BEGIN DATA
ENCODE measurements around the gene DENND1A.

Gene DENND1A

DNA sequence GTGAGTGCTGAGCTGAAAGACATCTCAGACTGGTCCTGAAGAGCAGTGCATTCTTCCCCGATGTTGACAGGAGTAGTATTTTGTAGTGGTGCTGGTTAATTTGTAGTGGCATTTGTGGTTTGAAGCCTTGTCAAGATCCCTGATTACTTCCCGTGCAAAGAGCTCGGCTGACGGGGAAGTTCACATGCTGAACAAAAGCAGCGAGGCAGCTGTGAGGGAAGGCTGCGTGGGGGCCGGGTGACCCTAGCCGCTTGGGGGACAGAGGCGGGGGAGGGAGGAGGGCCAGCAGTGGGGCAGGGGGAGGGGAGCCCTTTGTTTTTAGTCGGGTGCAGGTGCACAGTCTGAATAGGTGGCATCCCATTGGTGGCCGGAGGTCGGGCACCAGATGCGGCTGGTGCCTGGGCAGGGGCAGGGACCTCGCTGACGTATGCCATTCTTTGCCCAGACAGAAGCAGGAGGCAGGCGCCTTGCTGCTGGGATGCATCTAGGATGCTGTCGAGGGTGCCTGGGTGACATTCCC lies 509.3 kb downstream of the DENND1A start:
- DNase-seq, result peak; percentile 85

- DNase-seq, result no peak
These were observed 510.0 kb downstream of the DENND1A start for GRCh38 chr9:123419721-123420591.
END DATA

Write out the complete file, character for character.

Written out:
ENCODE measurements around the gene DENND1A.

Gene DENND1A

DNA sequence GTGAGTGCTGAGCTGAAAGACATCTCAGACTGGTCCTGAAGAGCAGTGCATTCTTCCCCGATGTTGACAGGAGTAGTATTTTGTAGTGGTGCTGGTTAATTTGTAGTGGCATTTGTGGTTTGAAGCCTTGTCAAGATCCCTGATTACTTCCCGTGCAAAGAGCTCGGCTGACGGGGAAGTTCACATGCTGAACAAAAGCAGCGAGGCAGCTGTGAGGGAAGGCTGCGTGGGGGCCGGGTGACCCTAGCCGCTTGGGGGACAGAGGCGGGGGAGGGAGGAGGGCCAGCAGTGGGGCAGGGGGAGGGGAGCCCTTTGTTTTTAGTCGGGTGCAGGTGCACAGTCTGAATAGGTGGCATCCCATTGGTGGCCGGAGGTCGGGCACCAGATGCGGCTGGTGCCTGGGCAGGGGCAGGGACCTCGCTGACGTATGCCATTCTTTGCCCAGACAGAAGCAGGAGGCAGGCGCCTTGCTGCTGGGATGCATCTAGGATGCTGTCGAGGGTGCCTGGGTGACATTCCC lies 509.3 kb downstream of the DENND1A start:
- DNase-seq, result peak; percentile 85

- DNase-seq, result no peak
These were observed 510.0 kb downstream of the DENND1A start for GRCh38 chr9:123419721-123420591.